The 3.4-liter flat-six found on the Carrera has a maximum horsepower of 350 at 7400 rpm. It has a maximum torque of 287-pound feet. 

The 3.8-liter version powers most of the 911s, with the least powerful one churning out 400 horsepower. The Turbo S has the monster with 560 max horsepower at 6500 rpm.

The biggest engine goes on the track beast that is the GT3 RS. It puts outs 500 max horsepower at 8250 rpm. The maximum torque on this colossus checks out at 338-pound feet of torque at 6250 rpm

Driving the 911

The driving experience on the 911 is unique, thanks to its engine position. The older models are challenging to drive, but the newer ones are pure pleasure. As you would expect from a sports car, tremendous power is in the throttle. 

You never lose the feeling that it is a really quick car. Not mind-blowingly quick, but it will eat up corners and slingshot you out of them. 

Overtaking is also a breeze if you know your way around the lower gears because it can also turn into a straight line monster in the right hands.

911 purists will swear on the sound of the old air-cooled engine. The new models are great, but they can’t compare soundwise, especially the base Carerra. The only model that comes close is the GTS, but it still doesn’t hold a candle to the old air-cooled flat-six howl. 

How does it compare to a Ferrari?

One of the car brands that mostly gets compared to the Porshe is the Ferrari. Many people like to argue that a Ferrari is better to look at and is more befitting of the luxury sports car tag. 

However, pitting the two against each other, the Porsche is more practical and your everyday sports car. 

If you bought a Ferrari, the chances are that you wouldn’t get to drive it that much. You would also be paying a hefty price for a car you rarely get to drive because it is also costly.

Maintaining a Ferrari will also cost you an arm and a leg because it is mainly a status car. There is no practicality, and it’s not an errand car but more of a trophy car. The Porsche is fun to drive, low maintenance, and perfect as a daily driver.

If you are looking to buy a 911, there are a lot of factors to consider. You might be looking for a low-maintenance daily driver that takes off like a rocket once you put your foot down. Or perhaps you are an enthusiast just looking for collectibles. 

The Porsche 911 has been known to hold its value for a longer time because it is a desirable and unique car. 

Buying a used Porsche 911

Used cars carry a host of complications with them, and 911 is not an exception. The earliest models had air-cooled engines and did not have the advantages of modern technology that have made things such as steering much better.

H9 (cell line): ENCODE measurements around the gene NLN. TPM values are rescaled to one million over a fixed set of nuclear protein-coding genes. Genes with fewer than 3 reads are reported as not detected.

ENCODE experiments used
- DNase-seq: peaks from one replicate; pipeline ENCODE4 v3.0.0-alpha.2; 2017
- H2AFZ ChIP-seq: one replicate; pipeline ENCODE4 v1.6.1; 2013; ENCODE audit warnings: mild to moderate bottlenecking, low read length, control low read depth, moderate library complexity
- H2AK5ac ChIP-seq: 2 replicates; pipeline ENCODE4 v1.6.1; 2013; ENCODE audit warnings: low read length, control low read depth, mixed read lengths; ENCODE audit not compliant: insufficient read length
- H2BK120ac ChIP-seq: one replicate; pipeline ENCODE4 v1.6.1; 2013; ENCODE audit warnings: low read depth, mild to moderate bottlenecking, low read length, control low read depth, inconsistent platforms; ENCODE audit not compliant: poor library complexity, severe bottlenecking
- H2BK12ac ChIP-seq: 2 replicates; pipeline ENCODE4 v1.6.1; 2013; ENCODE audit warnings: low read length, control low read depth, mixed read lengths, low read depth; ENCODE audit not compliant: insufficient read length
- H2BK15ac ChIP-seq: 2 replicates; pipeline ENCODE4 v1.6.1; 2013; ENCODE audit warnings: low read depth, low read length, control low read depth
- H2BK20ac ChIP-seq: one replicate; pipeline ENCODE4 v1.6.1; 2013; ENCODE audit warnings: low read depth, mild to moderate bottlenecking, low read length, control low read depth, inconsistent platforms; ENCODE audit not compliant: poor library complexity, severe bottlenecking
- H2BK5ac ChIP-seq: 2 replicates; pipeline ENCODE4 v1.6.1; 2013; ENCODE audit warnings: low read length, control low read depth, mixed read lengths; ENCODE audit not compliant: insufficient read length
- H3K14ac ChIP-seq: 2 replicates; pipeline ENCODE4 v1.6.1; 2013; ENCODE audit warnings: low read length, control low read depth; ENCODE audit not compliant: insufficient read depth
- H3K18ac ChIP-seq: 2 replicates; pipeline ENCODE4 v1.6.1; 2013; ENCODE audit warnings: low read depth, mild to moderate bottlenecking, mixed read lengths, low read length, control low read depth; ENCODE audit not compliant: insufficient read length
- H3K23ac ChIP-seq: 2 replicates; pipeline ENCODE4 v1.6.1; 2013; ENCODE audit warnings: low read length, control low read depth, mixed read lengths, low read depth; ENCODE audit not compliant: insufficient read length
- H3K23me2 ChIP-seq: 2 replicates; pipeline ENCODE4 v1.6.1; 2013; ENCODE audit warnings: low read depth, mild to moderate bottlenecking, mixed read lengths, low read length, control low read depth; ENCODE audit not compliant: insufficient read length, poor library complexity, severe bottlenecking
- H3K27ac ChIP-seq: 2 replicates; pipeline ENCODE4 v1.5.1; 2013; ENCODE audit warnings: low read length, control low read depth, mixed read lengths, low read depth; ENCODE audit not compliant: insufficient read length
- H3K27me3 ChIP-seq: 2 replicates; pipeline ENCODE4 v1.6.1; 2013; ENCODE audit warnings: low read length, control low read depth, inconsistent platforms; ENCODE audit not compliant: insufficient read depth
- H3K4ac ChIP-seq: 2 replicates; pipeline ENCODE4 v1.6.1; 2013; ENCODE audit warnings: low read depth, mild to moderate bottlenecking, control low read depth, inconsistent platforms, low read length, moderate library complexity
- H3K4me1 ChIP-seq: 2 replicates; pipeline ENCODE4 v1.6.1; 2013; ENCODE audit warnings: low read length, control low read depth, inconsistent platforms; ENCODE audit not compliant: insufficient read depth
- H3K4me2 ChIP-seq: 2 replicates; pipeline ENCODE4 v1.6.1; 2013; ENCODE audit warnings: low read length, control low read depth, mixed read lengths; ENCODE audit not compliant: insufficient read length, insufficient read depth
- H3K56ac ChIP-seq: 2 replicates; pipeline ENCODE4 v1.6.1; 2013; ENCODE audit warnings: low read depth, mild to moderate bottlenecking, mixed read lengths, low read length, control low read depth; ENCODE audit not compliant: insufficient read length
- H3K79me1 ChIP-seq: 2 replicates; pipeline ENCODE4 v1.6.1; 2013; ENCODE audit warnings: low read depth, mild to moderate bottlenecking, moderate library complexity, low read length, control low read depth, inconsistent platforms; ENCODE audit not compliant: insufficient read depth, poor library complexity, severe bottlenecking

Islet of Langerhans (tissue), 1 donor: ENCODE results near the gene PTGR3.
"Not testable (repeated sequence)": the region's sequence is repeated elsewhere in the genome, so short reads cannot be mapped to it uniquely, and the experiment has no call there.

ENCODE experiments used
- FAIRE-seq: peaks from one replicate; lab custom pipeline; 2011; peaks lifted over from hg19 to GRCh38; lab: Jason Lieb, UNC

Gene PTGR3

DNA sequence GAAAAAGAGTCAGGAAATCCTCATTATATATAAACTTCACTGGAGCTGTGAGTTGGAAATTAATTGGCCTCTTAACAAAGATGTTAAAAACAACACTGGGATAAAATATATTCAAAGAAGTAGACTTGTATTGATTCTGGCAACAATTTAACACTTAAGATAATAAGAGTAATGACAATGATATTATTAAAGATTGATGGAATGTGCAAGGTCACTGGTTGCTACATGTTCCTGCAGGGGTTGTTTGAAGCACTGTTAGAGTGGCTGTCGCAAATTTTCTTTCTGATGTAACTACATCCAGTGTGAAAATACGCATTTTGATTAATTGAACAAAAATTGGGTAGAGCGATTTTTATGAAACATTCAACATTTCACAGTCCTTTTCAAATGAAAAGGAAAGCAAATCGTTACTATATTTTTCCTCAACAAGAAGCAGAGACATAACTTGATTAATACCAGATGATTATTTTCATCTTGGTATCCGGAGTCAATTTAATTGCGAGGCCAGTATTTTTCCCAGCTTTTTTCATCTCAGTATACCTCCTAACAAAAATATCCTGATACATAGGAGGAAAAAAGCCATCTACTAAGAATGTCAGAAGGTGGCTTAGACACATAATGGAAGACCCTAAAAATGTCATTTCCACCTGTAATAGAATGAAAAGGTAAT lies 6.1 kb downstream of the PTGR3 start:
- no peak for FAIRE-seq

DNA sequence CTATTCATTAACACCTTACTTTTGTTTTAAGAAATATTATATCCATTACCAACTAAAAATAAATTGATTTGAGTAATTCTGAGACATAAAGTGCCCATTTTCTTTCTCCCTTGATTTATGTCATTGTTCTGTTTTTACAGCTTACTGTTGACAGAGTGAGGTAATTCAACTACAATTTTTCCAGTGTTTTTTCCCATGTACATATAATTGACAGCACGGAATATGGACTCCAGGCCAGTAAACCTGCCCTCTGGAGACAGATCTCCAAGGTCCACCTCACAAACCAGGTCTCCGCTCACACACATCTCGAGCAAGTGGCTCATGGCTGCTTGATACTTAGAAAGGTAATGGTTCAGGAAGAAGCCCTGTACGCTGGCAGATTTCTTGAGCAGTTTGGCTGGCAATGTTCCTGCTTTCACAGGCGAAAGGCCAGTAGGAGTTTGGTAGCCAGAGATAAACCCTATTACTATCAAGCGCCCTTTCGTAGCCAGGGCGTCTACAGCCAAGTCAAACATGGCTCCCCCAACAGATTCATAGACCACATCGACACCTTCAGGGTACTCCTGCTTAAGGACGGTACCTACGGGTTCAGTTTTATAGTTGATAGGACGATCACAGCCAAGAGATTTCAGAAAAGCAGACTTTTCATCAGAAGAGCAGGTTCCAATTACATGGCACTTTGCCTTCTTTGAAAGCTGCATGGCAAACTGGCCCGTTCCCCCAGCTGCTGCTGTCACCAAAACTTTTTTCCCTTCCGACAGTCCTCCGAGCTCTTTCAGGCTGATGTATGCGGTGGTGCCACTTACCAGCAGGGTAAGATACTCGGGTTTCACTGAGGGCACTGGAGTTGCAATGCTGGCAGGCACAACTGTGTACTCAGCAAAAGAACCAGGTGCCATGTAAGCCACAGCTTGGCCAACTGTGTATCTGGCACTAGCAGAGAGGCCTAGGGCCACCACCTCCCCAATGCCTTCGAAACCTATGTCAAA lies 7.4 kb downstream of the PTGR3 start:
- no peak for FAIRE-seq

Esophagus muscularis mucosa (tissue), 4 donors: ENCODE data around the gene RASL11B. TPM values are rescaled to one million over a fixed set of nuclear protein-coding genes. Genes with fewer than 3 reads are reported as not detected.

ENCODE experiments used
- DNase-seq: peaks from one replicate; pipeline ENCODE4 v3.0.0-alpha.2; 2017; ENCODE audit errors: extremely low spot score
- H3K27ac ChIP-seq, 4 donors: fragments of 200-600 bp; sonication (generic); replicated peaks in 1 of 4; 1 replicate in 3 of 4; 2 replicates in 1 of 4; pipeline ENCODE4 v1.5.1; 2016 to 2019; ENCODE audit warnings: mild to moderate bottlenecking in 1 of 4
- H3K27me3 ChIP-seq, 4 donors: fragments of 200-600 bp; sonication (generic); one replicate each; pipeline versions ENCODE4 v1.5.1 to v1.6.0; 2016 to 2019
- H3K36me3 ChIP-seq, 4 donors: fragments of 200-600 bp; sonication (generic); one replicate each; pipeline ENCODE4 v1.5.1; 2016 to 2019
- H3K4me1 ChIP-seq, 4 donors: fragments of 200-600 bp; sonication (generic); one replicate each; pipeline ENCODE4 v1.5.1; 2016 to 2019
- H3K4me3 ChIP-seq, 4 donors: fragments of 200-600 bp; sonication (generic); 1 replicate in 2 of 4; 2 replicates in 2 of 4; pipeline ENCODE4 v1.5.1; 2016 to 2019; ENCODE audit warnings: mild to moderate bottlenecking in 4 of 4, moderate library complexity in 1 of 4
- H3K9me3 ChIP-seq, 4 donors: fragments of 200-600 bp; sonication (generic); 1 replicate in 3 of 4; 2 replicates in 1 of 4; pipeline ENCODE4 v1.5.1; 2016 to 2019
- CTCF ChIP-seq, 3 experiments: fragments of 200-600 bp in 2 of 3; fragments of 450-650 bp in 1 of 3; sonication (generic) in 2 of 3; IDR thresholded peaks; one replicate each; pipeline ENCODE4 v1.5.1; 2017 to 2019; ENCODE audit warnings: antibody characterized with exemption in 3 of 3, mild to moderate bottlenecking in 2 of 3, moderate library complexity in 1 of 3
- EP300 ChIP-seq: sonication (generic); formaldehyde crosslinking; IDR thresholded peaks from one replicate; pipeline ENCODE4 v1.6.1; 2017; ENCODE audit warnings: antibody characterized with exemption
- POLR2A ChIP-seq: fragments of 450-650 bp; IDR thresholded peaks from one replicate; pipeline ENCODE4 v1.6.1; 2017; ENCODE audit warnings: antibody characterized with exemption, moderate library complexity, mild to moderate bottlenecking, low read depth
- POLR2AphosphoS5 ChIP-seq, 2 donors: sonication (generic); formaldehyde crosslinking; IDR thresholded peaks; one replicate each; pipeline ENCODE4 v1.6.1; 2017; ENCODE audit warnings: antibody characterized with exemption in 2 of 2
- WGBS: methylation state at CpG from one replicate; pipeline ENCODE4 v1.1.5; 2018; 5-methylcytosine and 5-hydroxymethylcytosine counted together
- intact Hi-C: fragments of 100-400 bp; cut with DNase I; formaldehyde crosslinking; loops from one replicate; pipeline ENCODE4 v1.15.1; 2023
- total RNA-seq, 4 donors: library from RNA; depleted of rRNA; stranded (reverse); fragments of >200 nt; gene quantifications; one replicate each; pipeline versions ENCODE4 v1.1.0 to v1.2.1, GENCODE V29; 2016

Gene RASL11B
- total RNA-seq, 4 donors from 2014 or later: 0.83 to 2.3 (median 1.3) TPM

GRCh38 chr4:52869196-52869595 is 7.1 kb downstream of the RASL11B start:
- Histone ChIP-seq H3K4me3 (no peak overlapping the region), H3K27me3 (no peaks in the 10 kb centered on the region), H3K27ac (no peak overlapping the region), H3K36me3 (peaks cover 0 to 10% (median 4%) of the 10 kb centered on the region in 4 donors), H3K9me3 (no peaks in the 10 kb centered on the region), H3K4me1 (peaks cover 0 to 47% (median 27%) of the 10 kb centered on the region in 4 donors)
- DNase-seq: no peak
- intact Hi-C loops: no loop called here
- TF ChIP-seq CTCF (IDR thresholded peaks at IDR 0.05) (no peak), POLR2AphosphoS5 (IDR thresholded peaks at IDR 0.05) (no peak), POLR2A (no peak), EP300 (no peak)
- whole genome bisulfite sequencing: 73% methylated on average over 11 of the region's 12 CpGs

However, for collectors and enthusiasts, the old technology makes these cars so desirable. 

Until 1998, the Porsche 911 had air-cooled engines, and when they switched to water-cooled, it felt as if they were abandoning something that was in its identity. The Porsche engineers had done something unusual with the engine and made it into something special. 

The engine at the back of the rear-wheel-drive meant that the car had considerable oversteer, which was a thrill but very dangerous. Some people enjoy this kind of bare-knuckle driving and being exposed to the elements.

The main things that you should consider when buying a used 911 are whether you will need to restore it and the amount it will cost you. 

If it is a newer model, it may not cost you a kidney to fix and maintain. However, it would be best if you were on the lookout for issues such as oil leaks and more complex ones like IMS(intermediate shaft).

Trim levels on the Porsche 911

There are plenty of trim levels when it comes to the 911. Configuration is an essential aspect of choosing a car because it allows you to pick one based on personal preferences and, more importantly, what you plan on using it for. The key to identifying a trim level is knowing what the names mean.

Cabriolet is the German word for a convertible, so you know that the top goes down whenever it is used to name a trim. S stands for sport, and it definitely has more power, and its features are geared towards performance. 4 is used to indicate that a trim level offers an all-wheel-drive feature. 

The Carrera

The base model of the 911 is called the Carrera. This model will cost you the least money, but it is also the least powerful. It has a hardtop, and it is a two-wheel drive. 

The Carrera has variations, including the Carrera S, the Carrera Cabriolet, the Carrera 4, the Carrera 4 GTS, the Carrera GTS Cabriolet, and the Carrera 5 GTS. Standard Features include;

  • 7-speed manual transmission.
  • 3.4-liter flat-six that churns out 350 horsepower.
  • 19-inch alloy wheels.
  • Dual-zone climate control.
  • Rain-sensing wipers.